The Economics of Calgary's Gangs

Many in law enforcement and Calgary at large view gangs as simple bands of ne'er-do-wells who have selected a life of hardscrabble crime and isolation rather than joining the bigger community. Anyone who has studied the issue, including any experienced Calgary criminal defence lawyer, knows that the factors affecting gangs are far more complex. Most gang members feel ostracized and isolated from society before they join gangs, and the gang itself fills the needs that would normally be filled by society, including a sense of self-worth, an occupation, and position of respect in the community.

This was unquestionably the case with the gangs that made parts of Calgary a battleground less than a decade ago. Comprised largely of first- and second-generation immigrants who experienced difficulty assimilating into Calgary's culture, these gangs were fueled by their sense of distance from society at large and by one other major factor: the economic opportunity created by the criminalization of drugs.

And though Calgary's gangs of yesteryear have disappeared, the same issues are continuing to drive gang activity in the city.

New Calgary Gangs, Same Old Drug Offence Stories

Because gangs provide their members with the social roles they felt were unavailable to them in society at large, they need to be complete communities in and of themselves. This includes having an economy, and for a group that lives on the fringes of the community and feels largely opposed to the rules of that community, engaging in the transport and sale of controlled substances is a natural way to build that economy. This is true of gangs in calgary and throughout the world; criminalizing drugs doesn't actually eliminate the demand for drugs, and there will always be those willing to risk criminal charges in order to meet that demand.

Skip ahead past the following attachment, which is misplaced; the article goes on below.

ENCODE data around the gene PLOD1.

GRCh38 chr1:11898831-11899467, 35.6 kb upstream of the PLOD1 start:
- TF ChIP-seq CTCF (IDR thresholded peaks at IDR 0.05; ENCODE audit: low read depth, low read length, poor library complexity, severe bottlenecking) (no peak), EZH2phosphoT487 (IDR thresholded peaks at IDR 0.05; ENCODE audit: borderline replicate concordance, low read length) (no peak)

Currently, Calgary Police and other law enforcement agencies suspect biker gangs have been attracted to calgary's drug trade, and have even suggested that the overall local economy is responsible both for attracting gangs and for contributing to gang violence. Economic growth in past years made the market for controlled substances quite lucrative, and the current economic slowdown has forced the organizations engaged in that trade to become more competitive, and in a market that's illegal to operate, competition often means violence.

Addressing Calgary's gang problems could be as simple as adjusting Calgary's attitude towards drug criminalization, making substance abuse a public health matter rather than a law enforcement issue. Social outreach also proved to be quite effective at steering would-be gang members away from criminal activity and associations; programs such as these help those who feel left out of Calgary's community to become a welcome and productive part of it.

Calgary Gangs Deserve a Compassionate Defence

Regardless of their circumstances or their alleged actions, everyone in a gang in Calgary is entitled to the same protection under the law as any other citizen. If you or a family member has been accused of gang-related activity and you would like a free consultation to better understand your case and your rights, contact Calgary defence lawyer Susan Karpa today